Ducktails began as Real Estate guitarist Matt Mondanile’s outlet for his exploratory, predominantly instrumental solo experiments. Of the years, however, it’s become less of a recreational side-project and more of a proper band, with an emphasis on full-bodied arrangements and pristinely clean jangle-pop.
Which is to say that, at times, St. Catherine sounds a hell of a lot like Real Estate. Songs like “Headbanging in the Mirror,” “St. Catherine” and “Surreal Exposure” mix sleepy acoustic strums with wobbly, watery guitar arpeggios and breathy hooks, meaning that could easily be slotted into the tracklist of last year’s Atlas and sound right at home. Of these cuts, “Headbanging in the Mirror” is a particular standout, as Mondanile delivers ultra-personal lyrics about his recent relocation to the West Coast: “In my late twenties, I flew to L.A. / Born in New Jersey, I drive on the highway.”
These are the best songs on the album, which could be considered either a good thing or a bad thing: on the one hand, these solid tunes are sure to please Real Estate fans, and they capitalize on Mondanile’s knack for setting a dreamy mood with his nimble, spidery riffs; on the other hand, they don’t set St. Catherine apart as much other that a stopgap release for those waiting on the next Real Estate record.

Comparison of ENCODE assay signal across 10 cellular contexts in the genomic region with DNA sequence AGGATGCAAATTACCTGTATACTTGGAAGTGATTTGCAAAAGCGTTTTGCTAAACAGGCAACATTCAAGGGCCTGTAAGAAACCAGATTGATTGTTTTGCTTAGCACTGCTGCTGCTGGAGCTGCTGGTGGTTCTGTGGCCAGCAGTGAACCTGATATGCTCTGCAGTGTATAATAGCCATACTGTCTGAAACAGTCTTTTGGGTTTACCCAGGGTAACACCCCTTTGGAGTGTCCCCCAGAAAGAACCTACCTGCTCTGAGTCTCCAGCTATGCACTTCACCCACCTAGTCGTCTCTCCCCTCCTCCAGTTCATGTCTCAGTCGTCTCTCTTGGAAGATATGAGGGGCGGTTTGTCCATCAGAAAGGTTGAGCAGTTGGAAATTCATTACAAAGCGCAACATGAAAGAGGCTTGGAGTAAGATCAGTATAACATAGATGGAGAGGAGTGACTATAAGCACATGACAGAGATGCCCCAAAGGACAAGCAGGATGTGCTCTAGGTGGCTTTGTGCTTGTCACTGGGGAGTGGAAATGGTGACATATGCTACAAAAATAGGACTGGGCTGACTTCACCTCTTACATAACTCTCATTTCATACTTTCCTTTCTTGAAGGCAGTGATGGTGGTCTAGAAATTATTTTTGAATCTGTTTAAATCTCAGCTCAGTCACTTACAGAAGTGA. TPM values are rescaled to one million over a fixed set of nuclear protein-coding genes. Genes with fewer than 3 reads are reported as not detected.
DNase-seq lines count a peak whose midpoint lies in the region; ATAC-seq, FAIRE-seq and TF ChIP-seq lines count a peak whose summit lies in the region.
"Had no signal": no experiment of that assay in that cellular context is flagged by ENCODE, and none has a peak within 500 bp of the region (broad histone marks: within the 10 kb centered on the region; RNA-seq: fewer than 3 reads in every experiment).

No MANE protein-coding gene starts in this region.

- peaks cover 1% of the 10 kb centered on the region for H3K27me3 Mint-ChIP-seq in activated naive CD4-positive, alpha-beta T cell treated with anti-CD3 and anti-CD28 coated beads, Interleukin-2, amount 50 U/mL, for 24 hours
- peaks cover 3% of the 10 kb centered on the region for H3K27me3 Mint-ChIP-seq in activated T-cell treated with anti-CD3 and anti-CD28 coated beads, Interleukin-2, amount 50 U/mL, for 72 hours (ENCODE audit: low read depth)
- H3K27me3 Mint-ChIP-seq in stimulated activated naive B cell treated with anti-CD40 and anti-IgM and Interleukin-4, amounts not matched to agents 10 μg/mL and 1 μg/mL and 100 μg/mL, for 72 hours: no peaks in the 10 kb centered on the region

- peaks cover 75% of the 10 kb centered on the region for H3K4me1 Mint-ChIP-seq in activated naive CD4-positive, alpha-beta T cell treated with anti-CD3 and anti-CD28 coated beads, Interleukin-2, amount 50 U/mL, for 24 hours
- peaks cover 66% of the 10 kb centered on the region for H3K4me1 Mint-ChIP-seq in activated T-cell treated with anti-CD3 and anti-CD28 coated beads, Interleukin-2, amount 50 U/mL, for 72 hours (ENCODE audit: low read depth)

There are a few songs here that hint at slightly more adventurous stylistic terrain: in particular, “The Laughing Woman” shifts the songwriter’s hazy pop style into a psychedelic, keyboard-rich direction, while “Church” employs predominantly electronic instrumentation and features a lovely vocal cameo from Julia Holter. Far less successful is the cloyingly sweet “Heaven’s Room,” which is laden with schmaltzy strings.
The LP is bookended by a few instrumental compositions that recall Ducktails’ early work, although these don’t accomplish much other than making the album a rather muddled, unfocused effort. They leave listeners with the impression that, while St. Catherine is pleasant and pretty, Mondanile is going to need to make a more decisive sonic statement if he’s ever going to emerge from out of the shadow of Real Estate.
Review by Alex Hudson